But instead of acknowledging the vaccine’s problems, the CDC and mainstream media blame people who don’t vaccinate. Action Alert!
Mumps is a nasty virus—it can cause fever, headache, and painfully swollen glands. In serious cases, it can cause meningitis, deafness, and even testicular inflammation. Mumps is also easily spread through mucus: if an infected person sneezes, coughs, or even talks, they can pass it on.
For these and other reasons, most Americans are vaccinated against mumps through the MMR (measles, mumps, and rubella) shot, which is also one of the more dangerous vaccinations. But in the early 2000s, researchers began to notice an alarming pattern: those vaccinated against mumps were still becoming ill with it—at alarming rates.
This worrisome trend is accelerating: in April 2014, the New Jersey Department of Health warned of an outbreak of mumps at the Stevens Institute of Technology. Eight cases of mumps were confirmed—yet all of those infected had been fully vaccinated with two documented doses of the MMR shot.
What’s going on here? Is the vaccine losing its efficacy—or was it never effective in the first place? There are a number of explanations:
- The effectiveness of the MMR vaccine in preventing mumps is—according to Dr. William Schaffer, a pro-vaccine researcher at Vanderbilt University—“not so good.” A CDC study of a 2009–2010 mumps outbreak in the northeastern US found that a full 77% of those sickened in 2009 outbreak had been vaccinated.
- The effectiveness of the mumps vaccine depends heavily on the strain contracted. According to a 2008 FDA study, the vaccine is “0 to 33%” effective on the Rubini strain. Even so, this study, like other government studies, blamed outbreaks on low vaccination rates instead of on low vaccine effectiveness.
- A whistleblower case unsealed in 2012 suggests that Merck, the producer of the MMR vaccine, might have misrepresented the results of research on the vaccine’s efficacy from the start. The case, initiated by a pair of former Merck researchers, claims that Merck manipulated the results of clinical trials in order to keep its exclusive right to manufacture the vaccine. By claiming a fabricated 95% effectiveness rate, Merck allegedly defrauded the US government, causing it to buy 4 million doses of “mislabeled and misbranded” MMRs vaccines. The suit also claims this helped spark two major mumps outbreaks, and that “the ultimate victims here are the millions of children who every year are being injected with a mumps vaccine that is not providing them with an adequate level of protection.”
The Justice Department refused to pursue the case.
Conventional medicine openly acknowledges the dangers of the MMR vaccine, yet still decrees that its benefits outweigh its risks. When the evidence clearly dictates that there is less benefit to the mumps vaccine than thought, the usual arguments at least need to be revised.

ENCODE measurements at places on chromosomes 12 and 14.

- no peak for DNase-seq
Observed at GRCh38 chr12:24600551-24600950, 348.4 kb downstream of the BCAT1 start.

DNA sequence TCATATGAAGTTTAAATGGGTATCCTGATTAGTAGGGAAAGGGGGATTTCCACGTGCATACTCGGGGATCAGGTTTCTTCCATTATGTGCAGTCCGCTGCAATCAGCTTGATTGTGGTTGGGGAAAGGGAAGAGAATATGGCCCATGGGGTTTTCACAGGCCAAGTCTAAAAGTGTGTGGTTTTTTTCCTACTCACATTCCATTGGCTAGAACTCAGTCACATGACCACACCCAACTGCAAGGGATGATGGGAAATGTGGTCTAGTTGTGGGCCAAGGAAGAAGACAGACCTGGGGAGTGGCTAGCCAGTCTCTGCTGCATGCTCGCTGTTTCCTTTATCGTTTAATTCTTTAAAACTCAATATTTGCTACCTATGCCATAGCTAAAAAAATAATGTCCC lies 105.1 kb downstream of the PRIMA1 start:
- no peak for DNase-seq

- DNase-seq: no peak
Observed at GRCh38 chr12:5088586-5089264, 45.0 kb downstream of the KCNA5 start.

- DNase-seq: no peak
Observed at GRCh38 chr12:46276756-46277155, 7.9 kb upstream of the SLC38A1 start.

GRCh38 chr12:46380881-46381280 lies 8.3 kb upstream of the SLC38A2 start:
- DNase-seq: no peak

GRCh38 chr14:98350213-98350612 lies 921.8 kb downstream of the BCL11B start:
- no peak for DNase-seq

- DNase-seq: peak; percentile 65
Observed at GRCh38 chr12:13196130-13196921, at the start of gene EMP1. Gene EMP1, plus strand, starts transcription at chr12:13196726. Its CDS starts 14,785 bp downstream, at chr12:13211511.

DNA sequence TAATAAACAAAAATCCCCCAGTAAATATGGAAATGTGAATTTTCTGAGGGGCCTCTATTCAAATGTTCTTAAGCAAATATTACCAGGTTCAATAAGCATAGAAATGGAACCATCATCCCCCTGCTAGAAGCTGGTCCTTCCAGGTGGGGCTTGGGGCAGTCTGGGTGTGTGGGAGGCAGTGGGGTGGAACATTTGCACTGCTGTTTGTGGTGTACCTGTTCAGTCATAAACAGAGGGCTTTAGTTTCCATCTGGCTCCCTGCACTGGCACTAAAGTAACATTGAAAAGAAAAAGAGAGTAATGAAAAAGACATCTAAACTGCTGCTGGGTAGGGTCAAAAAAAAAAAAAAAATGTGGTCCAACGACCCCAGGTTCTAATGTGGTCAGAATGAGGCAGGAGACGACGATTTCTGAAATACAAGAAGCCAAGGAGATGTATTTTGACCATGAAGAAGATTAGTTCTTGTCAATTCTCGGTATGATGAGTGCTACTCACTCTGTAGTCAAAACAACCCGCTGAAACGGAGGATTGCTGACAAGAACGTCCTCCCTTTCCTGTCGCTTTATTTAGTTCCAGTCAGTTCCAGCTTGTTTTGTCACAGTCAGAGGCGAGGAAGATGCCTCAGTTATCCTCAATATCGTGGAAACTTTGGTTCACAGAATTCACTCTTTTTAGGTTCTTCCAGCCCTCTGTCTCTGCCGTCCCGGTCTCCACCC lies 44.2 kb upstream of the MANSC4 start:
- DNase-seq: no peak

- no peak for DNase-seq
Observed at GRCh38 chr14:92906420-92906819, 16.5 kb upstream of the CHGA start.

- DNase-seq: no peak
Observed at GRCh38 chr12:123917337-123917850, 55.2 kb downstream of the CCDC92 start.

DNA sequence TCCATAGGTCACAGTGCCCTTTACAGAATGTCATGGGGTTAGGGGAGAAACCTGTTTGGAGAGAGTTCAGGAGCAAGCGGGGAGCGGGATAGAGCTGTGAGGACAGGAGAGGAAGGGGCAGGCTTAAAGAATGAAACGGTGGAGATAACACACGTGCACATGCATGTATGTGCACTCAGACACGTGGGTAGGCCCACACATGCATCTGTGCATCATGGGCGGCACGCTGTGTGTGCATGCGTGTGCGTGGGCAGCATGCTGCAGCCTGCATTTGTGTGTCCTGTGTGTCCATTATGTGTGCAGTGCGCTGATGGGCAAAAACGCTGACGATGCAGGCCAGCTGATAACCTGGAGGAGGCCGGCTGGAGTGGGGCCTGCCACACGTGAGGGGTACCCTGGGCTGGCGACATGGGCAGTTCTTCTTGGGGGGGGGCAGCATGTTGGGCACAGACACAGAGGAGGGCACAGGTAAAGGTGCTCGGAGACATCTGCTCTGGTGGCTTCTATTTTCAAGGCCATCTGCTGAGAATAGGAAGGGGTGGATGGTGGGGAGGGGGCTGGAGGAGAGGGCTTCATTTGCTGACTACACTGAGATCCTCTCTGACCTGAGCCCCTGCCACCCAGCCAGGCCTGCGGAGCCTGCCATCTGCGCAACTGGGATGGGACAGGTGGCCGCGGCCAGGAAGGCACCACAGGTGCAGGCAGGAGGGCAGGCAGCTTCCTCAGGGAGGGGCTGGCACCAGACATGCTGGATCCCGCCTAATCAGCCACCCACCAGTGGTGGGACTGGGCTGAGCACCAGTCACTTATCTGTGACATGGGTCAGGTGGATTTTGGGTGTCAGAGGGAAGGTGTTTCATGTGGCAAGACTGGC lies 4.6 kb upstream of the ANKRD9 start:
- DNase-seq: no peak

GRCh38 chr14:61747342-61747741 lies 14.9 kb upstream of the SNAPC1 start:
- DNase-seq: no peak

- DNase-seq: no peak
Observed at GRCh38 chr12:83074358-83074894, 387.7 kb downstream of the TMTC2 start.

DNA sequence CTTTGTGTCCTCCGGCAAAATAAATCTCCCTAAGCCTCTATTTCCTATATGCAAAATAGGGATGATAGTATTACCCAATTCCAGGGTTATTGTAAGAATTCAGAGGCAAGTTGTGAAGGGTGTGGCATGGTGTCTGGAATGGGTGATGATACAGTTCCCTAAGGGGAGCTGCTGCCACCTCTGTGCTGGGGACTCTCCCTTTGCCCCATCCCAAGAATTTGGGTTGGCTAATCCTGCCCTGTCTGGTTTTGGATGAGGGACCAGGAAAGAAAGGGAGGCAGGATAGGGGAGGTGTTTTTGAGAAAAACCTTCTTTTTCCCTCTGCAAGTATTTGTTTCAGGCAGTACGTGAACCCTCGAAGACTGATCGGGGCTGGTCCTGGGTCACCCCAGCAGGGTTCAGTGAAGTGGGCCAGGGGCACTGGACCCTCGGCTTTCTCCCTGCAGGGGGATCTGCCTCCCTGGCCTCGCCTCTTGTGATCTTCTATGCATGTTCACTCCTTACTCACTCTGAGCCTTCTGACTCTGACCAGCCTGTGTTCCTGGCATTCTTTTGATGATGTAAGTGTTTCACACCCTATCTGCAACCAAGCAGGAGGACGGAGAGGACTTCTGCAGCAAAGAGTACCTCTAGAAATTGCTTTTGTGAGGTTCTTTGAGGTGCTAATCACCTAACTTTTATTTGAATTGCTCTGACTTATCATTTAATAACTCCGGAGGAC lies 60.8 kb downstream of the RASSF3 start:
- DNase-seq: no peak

Some observers believe that the risks from this vaccine are magnified by giving three shots in one rather than individually. That idea deserves more attention. The usual reason conventional medicine prefers to give a lot of shots all at once is that they worry they won’t be able to get parents to come in more often. This is not a proper justification for exposing kids to unnecessary risks.
When too many vaccines are given within a short period of time, the body may experience an immune system overload, as discussed in J. Barthelow Classen’s evidence review of vaccinations published in the peer-reviewed journal Molecular and Genetic Medicine. In his review, Dr. Classen discusses the data supporting a relationship between an epidemic of inflammatory diseases and vaccine-induced immune system overstimulation, as well as the evidence linking immune overload with epidemics of diabetes (both type 1 and type 2) and obesity. Government officials simply ignore these legitimate concerns and keep adding more vaccinations all together at ever younger ages, as revealed by the CDC’s busy vaccine schedule.
Despite all this evidence, the government still refuses to comment on or conduct further research on the vaccine schedule or the ineffectiveness of the MMR vaccine for mumps. There’s no way to know why for sure, but one possible reason is that—after spending millions on a multiyear contract with Merck—they’re attempting to avoid another embarrassing repeat of the Tamiflu scandal, where the government spent $1.5 billion on flu treatments that were found to be no more effective than aspirin.
Of course, those who choose not to vaccinate their children are still the laughingstock of the mainstream media. Just this month, The Daily Show aired a scathing segment mocking parents who choose not to vaccinate.
Action Alert! Contact the Centers for Disease Control and ask them to do more research on mumps, the MMR shot, and the vaccine schedule.